These are the exploits reduced to line & shade—
pigment prisons, alabaster integers,
the sentence of a criminal race.
Nothing on this wall can be sold or bought.
Some show wounds in red, white, & blue,
metapaintings history has loaned its name to,
hips & lips that challenge saintliness & sanity
with their knees that do not touch
& their breasts like bishops on a chess board.
There’ve been periods of flesh & bone
in which the breast unsheathed its sword
in acts of broken love & conscription,
times privates sold like nobody’s business,
moments when male beauty was etched in stone
& stood there like statues for gods to envy,
demagogues to drool.
There will be embarrassment,
bars & windows to contend with,
choices made as fig leaves for perfect storms.
Oil & stone may mark the limits of our lives.
Clay may show the flesh its path from mud.
But when the bomb becomes a dud,
protest to the wall be nailed
& there is left the rites of execution,
unbearable as false proportion
makes us lumber thick as thieves.
There, as curves fill up/flatten out,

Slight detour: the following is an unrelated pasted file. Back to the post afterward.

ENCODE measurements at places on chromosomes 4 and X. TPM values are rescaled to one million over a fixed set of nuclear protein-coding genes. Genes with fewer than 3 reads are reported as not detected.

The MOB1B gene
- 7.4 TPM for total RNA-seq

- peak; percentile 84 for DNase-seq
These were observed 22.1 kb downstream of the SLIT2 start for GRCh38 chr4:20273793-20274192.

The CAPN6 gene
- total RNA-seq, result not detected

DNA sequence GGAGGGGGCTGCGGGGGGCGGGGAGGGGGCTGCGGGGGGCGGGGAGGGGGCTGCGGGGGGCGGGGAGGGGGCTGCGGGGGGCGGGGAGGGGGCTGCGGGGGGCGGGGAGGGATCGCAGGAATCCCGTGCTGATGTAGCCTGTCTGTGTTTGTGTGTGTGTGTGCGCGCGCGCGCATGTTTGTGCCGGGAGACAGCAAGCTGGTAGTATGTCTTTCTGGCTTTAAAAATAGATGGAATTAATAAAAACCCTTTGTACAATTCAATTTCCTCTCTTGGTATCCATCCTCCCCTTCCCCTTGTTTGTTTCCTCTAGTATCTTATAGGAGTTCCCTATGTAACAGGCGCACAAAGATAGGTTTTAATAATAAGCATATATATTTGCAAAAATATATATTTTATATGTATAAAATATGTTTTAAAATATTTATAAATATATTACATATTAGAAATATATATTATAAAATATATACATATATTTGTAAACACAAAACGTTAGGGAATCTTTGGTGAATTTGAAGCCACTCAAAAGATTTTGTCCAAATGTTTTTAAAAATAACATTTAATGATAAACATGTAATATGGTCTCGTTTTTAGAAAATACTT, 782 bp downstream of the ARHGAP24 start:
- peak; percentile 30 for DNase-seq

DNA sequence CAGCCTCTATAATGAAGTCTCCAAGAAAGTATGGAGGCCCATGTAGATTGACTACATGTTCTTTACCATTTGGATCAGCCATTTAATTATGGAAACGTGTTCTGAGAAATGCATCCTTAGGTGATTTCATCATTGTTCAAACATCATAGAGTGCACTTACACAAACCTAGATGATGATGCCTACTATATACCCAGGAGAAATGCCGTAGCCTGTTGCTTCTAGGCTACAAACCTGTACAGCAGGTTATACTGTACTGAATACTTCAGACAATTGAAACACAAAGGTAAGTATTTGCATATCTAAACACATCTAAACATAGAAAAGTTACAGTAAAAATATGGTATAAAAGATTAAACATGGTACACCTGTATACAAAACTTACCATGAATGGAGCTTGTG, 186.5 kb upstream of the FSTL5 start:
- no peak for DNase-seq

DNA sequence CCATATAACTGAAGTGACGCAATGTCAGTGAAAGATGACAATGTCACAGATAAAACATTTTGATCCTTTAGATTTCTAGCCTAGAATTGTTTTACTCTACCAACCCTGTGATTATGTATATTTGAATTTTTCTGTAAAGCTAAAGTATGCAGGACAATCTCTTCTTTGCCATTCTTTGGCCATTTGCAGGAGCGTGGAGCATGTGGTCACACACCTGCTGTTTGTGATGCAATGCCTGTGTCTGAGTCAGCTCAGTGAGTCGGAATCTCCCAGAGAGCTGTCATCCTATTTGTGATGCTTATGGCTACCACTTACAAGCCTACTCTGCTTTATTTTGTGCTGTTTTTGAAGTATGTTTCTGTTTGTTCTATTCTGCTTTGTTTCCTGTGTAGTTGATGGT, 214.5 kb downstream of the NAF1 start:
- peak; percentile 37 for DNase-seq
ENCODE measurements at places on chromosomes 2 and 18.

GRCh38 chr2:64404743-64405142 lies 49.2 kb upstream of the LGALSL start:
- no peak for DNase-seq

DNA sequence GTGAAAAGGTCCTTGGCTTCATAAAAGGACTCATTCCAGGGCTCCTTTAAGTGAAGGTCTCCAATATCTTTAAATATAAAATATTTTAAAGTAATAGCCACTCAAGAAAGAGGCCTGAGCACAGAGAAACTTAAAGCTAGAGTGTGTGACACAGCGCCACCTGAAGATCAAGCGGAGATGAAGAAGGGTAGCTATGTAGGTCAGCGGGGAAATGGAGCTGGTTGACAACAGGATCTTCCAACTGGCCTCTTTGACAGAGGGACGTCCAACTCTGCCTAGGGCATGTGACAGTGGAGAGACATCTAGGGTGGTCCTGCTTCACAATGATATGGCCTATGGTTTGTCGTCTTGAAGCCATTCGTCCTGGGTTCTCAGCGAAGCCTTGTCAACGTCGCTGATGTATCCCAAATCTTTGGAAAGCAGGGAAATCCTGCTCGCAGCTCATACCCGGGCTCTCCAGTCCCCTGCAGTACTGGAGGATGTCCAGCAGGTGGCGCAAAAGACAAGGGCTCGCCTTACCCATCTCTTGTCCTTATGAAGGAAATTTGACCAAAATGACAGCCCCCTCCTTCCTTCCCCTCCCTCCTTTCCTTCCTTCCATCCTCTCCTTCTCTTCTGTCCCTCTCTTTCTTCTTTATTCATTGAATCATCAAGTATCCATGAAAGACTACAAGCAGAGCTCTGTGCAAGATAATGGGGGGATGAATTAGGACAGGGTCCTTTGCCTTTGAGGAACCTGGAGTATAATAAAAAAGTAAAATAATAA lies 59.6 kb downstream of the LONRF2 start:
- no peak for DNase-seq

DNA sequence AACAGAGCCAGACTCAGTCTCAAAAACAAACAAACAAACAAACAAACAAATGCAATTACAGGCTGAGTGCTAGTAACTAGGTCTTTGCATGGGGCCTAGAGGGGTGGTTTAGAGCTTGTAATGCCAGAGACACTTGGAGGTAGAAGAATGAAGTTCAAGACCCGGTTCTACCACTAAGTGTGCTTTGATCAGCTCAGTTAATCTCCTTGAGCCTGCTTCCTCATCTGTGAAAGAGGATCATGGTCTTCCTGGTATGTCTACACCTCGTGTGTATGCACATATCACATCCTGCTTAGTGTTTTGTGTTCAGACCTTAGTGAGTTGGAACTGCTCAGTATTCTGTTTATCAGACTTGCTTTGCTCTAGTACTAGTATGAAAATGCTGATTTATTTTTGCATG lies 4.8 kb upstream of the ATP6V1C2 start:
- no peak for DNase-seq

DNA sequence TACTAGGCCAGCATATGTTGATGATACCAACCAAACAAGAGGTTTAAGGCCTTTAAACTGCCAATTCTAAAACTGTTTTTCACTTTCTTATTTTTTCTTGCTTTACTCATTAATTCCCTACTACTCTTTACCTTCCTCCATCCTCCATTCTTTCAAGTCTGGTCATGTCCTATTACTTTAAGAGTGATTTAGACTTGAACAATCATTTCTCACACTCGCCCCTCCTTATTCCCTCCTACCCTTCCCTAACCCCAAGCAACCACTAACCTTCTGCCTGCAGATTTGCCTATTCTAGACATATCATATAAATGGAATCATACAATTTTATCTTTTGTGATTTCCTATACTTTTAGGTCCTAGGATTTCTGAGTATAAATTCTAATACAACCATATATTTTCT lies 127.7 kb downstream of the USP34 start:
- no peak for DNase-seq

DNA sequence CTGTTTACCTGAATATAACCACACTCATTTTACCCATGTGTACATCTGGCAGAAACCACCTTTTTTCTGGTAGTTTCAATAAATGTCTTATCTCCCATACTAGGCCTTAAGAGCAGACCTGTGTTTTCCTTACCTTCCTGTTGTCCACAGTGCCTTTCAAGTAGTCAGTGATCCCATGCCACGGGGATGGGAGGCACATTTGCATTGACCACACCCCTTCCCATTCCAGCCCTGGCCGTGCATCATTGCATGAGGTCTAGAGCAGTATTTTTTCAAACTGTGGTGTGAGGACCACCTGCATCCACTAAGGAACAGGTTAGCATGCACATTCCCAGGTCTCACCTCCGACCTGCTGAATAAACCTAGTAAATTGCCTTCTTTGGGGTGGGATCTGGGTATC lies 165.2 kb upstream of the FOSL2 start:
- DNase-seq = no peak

as personality turns off & is called “God,”
there as heart, beat by age,
humiliated by emotion,
there, as arms go weak & legs misstep—
where once we fell up in love,
now we fail & fall to earth…
when heads forget where their bodies were—
there, we remain intact.
These walls hold words we write
to worlds that will not write to us.
It’s time to fight the fiends
who would be friends with color & with light.
It’s time the gloves come off.
It’s time the elbows in it are what we’re up to.
It’s time to be here now.
~ Adam Brodsky
It is easier to hear food than it is to eat music
through the window of Chagall’s cat
As I walk on a February afternoon
I dream as big as Adam’s eyes
and words weigh on my back
like suras I can’t altogether remember.
Youth is an open umbrella in the hoof of a goat
and adornment was born in the colors
of Mughal loving laid out on brocade
As night comes, stars pop out from
games of hide and seek
and one last time
the cat arches her back
before going away.
~ Heather Ann Schmidt